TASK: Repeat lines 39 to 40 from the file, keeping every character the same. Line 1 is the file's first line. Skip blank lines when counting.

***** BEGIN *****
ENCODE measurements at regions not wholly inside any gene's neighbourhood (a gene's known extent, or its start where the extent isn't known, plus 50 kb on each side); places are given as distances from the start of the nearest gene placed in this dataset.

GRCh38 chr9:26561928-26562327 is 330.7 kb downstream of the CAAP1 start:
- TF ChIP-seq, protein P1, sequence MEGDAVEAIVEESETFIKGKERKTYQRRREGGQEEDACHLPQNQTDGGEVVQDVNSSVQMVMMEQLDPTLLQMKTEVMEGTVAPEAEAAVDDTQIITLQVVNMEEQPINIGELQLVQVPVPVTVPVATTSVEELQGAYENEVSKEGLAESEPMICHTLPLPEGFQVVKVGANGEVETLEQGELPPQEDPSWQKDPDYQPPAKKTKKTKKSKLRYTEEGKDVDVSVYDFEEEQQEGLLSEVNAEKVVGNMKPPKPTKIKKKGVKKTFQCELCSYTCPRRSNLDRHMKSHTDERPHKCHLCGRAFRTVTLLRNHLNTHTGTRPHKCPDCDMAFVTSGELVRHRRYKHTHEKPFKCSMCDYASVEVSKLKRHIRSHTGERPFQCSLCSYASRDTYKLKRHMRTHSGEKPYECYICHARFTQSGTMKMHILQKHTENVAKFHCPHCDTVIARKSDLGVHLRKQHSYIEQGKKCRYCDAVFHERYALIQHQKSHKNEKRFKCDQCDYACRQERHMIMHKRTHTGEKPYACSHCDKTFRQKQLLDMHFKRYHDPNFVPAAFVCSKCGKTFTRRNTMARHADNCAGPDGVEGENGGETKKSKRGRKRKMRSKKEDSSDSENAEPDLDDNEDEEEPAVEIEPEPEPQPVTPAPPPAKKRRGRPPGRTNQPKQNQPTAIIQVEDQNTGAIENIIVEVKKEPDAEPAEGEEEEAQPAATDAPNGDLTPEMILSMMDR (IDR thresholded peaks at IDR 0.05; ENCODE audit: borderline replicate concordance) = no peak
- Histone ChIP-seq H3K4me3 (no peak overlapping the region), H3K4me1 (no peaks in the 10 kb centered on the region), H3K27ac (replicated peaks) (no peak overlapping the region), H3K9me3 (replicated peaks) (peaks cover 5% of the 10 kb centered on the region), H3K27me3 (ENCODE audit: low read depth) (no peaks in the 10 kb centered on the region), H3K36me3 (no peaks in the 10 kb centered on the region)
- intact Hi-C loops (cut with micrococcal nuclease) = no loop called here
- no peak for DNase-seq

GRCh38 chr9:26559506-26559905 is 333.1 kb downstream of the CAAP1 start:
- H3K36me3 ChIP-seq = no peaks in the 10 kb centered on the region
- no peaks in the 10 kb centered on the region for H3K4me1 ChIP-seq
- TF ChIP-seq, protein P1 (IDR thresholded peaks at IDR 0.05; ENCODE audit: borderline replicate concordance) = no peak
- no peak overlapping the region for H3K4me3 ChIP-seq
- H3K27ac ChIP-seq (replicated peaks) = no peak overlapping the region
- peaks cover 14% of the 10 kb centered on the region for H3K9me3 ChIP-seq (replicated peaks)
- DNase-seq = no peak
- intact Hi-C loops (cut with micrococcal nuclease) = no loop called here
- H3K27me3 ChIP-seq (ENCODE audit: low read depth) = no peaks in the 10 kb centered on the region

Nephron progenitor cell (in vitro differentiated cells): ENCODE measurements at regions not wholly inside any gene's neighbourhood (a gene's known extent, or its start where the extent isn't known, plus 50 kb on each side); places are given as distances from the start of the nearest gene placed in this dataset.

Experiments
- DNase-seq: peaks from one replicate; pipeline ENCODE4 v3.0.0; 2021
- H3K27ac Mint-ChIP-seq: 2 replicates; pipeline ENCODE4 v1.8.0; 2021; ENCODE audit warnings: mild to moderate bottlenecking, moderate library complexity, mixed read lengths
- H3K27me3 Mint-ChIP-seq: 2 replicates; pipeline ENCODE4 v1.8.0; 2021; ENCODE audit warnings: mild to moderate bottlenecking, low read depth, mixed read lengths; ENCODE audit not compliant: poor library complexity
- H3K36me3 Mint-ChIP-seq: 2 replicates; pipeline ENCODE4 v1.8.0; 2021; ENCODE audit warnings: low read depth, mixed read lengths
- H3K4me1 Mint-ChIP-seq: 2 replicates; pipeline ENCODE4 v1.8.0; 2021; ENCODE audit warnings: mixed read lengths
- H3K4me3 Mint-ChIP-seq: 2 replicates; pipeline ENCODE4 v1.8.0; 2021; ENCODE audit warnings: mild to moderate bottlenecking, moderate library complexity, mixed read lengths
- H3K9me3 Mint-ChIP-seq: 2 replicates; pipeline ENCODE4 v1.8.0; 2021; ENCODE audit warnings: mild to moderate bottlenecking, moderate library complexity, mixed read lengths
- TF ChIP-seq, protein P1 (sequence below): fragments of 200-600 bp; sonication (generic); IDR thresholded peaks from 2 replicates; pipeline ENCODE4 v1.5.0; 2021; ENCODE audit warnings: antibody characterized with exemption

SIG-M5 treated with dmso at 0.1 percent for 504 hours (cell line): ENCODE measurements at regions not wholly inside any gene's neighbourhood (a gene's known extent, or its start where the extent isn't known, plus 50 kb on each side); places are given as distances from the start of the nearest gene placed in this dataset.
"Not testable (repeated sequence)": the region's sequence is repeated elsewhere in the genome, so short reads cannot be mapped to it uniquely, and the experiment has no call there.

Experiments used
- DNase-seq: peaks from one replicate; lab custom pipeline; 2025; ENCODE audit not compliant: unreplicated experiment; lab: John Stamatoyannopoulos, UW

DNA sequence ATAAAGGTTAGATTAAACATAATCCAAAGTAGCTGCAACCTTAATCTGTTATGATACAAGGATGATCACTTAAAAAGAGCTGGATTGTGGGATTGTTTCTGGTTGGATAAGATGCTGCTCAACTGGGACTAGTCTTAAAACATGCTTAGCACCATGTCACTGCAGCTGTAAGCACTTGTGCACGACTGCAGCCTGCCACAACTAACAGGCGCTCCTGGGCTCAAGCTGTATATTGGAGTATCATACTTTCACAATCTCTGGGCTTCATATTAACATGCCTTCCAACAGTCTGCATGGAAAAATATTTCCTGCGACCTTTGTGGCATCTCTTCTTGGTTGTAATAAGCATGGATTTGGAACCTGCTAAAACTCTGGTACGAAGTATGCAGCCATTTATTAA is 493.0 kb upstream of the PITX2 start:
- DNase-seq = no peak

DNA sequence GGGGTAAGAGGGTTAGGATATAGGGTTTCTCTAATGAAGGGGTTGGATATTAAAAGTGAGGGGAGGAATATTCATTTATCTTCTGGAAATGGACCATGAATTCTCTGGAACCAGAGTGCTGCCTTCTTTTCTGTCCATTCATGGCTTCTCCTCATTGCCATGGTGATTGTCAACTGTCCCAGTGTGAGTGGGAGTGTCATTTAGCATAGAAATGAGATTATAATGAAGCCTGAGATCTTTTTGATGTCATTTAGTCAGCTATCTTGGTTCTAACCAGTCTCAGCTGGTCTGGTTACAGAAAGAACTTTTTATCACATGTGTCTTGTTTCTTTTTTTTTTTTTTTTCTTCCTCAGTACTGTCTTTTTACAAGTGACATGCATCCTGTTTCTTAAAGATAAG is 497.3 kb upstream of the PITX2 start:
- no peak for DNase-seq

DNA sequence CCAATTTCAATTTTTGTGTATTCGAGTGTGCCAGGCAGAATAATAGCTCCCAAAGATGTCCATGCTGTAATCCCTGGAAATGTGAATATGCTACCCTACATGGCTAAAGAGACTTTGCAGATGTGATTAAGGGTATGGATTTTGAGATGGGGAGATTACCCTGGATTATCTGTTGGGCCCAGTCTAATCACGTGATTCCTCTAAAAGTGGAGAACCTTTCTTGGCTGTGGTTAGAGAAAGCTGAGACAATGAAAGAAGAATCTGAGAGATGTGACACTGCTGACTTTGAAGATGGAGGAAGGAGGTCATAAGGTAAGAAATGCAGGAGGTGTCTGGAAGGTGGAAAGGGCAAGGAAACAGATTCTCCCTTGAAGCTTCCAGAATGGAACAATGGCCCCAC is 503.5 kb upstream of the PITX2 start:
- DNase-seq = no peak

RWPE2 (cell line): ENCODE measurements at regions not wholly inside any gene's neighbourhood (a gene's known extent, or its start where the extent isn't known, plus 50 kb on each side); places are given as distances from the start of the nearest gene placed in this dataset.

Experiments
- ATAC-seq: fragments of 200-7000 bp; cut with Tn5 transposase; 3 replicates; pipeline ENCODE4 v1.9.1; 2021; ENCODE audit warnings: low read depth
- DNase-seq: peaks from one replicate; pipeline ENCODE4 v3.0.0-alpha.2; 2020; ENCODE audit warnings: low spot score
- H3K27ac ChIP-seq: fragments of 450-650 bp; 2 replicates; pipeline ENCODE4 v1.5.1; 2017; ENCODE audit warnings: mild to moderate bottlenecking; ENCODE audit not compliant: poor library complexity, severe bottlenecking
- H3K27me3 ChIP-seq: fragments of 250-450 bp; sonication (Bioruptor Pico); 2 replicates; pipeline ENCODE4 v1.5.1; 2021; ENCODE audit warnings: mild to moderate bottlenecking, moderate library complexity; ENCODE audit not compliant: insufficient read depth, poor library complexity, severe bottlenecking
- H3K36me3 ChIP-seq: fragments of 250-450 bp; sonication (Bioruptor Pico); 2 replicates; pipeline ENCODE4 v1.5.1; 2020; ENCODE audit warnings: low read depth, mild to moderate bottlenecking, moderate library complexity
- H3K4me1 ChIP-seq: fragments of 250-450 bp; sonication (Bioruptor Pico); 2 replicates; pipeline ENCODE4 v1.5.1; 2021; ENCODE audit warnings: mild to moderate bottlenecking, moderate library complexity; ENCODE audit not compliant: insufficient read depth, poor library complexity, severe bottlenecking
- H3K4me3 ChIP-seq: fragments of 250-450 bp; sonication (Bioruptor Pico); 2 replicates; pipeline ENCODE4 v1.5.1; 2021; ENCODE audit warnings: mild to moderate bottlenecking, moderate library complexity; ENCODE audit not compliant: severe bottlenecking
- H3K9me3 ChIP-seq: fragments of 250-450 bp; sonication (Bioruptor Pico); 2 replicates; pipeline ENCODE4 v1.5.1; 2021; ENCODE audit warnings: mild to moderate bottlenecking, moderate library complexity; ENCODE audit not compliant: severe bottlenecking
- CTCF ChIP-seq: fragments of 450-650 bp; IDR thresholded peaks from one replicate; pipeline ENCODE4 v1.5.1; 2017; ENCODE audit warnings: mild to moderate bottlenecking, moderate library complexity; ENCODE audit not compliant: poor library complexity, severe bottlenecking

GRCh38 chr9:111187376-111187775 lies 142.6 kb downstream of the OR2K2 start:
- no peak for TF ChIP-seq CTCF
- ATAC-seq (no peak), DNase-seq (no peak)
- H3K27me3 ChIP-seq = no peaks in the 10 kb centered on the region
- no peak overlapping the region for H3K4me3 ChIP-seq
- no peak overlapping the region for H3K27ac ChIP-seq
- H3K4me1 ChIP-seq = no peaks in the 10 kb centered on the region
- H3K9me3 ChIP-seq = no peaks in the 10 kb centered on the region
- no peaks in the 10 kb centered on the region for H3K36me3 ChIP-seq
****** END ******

- ATAC-seq: fragments of 200-7000 bp; cut with Tn5 transposase; 3 replicates; pipeline ENCODE4 v1.9.1; 2021; ENCODE audit warnings: low read depth
- DNase-seq: peaks from one replicate; pipeline ENCODE4 v3.0.0-alpha.2; 2020; ENCODE audit warnings: low spot score